Of all types of exercise, weight lifting generally requires the greatest amount of recovery time, which is the period of time you need after lifting weights for the body to fully recover its strength and to be ready for another bout of lifting. This article will touch on what happens when weight training causes muscle damage and inflammation.
Weight training typically causes muscle damage
Lifting weights differs from other types of exercise in that it typically causes muscle damage. I say “typically” because just moving a few weights around, as so many do, won’t damage muscles. But an intense set of repetitions with a heavy weight, done to muscular failure, does cause damage.
It’s often categorically stated that muscles only grow via damage like that inflicted by weight training, but that doesn’t appear to be true. Weight training affects muscles in a number of ways, for instance by activating the molecular machinery for growth, notably mTOR.
Damage does seem to be necessary to activate muscle satellite cells, which are muscle precursor (stem) cells, necessary for adding new muscle cells.1 After 30 and 90 days of resistance training, the number of satellite cells in muscle fibers is greatly increased.
Damage, as to be expected, makes a muscle weaker until the damage is repaired.
Creatine kinase (CK), an enzyme marker of muscle damage, increases in the bloodstream in the days after a bout of resistance training, due to leakage of the enzyme from damaged cells.2 Check out the graph below, which shows an increase in CK, greatest at 24 hours post-training, and subsiding until it returns to normal in about 4 days.
Side note: when someone has a heart attack, the heart muscle is damaged, and a blood test for CK can be used to determine whether the heart has been damaged, i.e whether a heart attack has been taken place.
Muscle soreness increases after training, reaching a peak at 48 hours. See chart below.
This is “delayed onset muscle soreness” or DOMS. I refer to the day that comes two days after my workout as DOMS Day.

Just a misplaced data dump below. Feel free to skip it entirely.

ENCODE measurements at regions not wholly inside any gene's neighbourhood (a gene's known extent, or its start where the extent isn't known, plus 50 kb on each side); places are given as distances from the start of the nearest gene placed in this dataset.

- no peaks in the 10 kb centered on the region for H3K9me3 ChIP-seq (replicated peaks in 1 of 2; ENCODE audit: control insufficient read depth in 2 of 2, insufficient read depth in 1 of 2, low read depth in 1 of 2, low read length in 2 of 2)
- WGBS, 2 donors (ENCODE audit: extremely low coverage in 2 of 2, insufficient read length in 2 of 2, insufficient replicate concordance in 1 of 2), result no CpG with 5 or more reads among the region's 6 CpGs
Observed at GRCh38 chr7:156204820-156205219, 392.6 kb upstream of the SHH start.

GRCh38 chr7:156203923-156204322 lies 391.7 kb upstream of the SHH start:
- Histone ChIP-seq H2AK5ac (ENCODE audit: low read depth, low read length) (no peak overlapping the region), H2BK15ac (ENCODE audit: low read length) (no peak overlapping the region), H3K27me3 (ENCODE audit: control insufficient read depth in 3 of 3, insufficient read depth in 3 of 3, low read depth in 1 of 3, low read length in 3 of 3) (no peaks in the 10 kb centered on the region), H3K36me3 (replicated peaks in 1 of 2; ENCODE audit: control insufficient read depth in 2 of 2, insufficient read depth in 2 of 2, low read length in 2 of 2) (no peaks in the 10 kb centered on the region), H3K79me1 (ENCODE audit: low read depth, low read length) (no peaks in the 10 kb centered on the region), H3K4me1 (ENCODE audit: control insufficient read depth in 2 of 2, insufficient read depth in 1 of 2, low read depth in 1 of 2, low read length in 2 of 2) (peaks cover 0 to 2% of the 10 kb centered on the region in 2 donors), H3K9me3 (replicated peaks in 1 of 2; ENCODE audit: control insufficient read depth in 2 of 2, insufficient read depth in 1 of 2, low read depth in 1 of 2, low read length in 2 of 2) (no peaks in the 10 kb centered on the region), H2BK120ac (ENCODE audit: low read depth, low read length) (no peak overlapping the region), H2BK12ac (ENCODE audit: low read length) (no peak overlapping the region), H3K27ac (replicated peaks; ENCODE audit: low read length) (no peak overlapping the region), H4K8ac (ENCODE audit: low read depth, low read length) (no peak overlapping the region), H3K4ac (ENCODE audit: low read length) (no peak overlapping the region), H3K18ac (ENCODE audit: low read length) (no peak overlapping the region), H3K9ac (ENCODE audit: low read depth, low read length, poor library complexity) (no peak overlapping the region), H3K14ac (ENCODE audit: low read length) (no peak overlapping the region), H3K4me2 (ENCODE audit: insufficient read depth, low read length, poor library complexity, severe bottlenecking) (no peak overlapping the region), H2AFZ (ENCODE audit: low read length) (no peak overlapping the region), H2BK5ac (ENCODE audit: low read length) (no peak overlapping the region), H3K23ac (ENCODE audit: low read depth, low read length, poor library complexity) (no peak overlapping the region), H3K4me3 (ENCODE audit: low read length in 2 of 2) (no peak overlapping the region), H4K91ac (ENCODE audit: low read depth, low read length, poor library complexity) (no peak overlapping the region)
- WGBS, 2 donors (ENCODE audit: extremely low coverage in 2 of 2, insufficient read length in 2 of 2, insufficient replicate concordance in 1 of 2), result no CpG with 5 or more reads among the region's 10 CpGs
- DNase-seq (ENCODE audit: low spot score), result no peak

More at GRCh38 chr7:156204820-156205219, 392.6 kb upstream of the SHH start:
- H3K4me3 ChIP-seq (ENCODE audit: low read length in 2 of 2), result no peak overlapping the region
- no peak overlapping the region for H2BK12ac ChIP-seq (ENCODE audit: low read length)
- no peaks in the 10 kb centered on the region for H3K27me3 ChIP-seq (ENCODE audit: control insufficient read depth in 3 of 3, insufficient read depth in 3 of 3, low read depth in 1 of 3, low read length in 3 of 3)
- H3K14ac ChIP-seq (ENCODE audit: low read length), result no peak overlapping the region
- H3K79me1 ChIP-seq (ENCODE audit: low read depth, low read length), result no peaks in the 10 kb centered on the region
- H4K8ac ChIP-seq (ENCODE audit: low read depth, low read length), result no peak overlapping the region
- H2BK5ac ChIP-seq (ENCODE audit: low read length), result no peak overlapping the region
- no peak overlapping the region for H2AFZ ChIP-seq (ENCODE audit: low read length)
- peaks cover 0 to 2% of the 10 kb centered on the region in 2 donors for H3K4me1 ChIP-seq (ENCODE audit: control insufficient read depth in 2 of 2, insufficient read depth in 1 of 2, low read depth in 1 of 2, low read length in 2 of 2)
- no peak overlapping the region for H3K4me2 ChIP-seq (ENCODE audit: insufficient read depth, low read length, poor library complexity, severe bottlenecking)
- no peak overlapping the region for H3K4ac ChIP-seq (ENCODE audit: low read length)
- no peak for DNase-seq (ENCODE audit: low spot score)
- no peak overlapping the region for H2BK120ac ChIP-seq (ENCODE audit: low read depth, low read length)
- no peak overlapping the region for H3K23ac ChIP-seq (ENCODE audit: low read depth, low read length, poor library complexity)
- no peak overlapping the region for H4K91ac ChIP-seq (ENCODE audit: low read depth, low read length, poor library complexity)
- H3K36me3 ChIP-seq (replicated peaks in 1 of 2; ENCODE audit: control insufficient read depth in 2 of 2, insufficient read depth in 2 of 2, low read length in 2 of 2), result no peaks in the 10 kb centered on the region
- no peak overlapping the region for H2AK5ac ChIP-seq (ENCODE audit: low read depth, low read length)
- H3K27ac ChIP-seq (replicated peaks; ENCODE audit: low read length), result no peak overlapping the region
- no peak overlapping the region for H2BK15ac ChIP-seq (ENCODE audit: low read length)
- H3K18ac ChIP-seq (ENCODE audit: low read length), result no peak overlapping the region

When muscle is damaged, it also becomes weaker, and this lasts several days. See below.
Muscles don’t return to normal until about 4 days after hard training.
Why do I feel like crap the day after a workout?
Weight training also acutely increases inflammation, which is a necessary aspect of muscle growth. Cytokines, small messenger molecules, increase inflammation and can be measured after resistance training.3
The chart below shows the increase in gene expression of cytokines following a bout of resistance training.
Inflammatory cytokines are important in what is known as “sickness behavior”. When you’re sick, your body tells you to rest, and you feel fatigued and depressed. In clinical depression, much the same thing happens. Inflammatory cytokines are behind both sickness behavior and depression. 4
Now you know why you can feel so awful in the days following a hard workout. Inflammatory cytokines increase, giving rise to sickness behavior and depressed mood. In addition, muscles are weaker.
Can you speed recovery?
You can do a few things to speed recovery.
As can be seen in the graphs above, branched-chain amino acids (BCAAs) increase strength and decrease CK and muscle soreness in the days after exercise. In the study, participants took 10 grams of BCAAs, twice a day, which is a fairly hefty amount.
Unfortunately, inflammation is a necessary process to muscle growth, and dampening it may negate some of the muscle growth you want from weight training.
Non-steroidal anti-inflammatory drugs (NSAIDs), such as aspirin and ibuprofen, dampen inflammation, but regular use of them may also dampen muscle growth by inhibiting muscle protein synthesis.5
This is probably the same effect seen in the effect of cold exposure after training, in which immersion in cold water strongly inhibited measures of muscle growth. Cold water immersion lowers levels of inflammation, and this in turn inhibits muscle growth.
So, beyond providing muscles what they need to grow, namely protein, whey, and/or BCAAs, if you want the benefits of weight training, you may just have to suffer through the recovery period.
Weight training causes muscle damage and inflammation, and these require several days of recovery.
These processes are intrinsic to muscle growth.
Whey protein and BCAAs can speed recovery, but lowering inflammation interferes with muscle growth.
PS: For more, read my book, Muscle Up.
- Kadi, Fawzi, et al. “The effects of heavy resistance training and detraining on satellite cells in human skeletal muscles.” The Journal of physiology558.3 (2004): 1005-1012. ↩
- Howatson, Glyn, et al. “Exercise-induced muscle damage is reduced in resistance-trained males by branched chain amino acids: a randomized, double-blind, placebo controlled study.” Journal of the International Society of Sports Nutrition 9.1 (2012): 1. ↩
- Trenerry, Marissa K., et al. “STAT3 signaling is activated in human skeletal muscle following acute resistance exercise.” Journal of applied physiology102.4 (2007): 1483-1489. ↩
- Maes, Michael, et al. “Depression and sickness behavior are Janus-faced responses to shared inflammatory pathways.” BMC medicine 10.1 (2012): 1. ↩
- Trappe, Todd A., et al. “Effect of ibuprofen and acetaminophen on postexercise muscle protein synthesis.” American Journal of Physiology-Endocrinology and Metabolism 282.3 (2002): E551-E556. ↩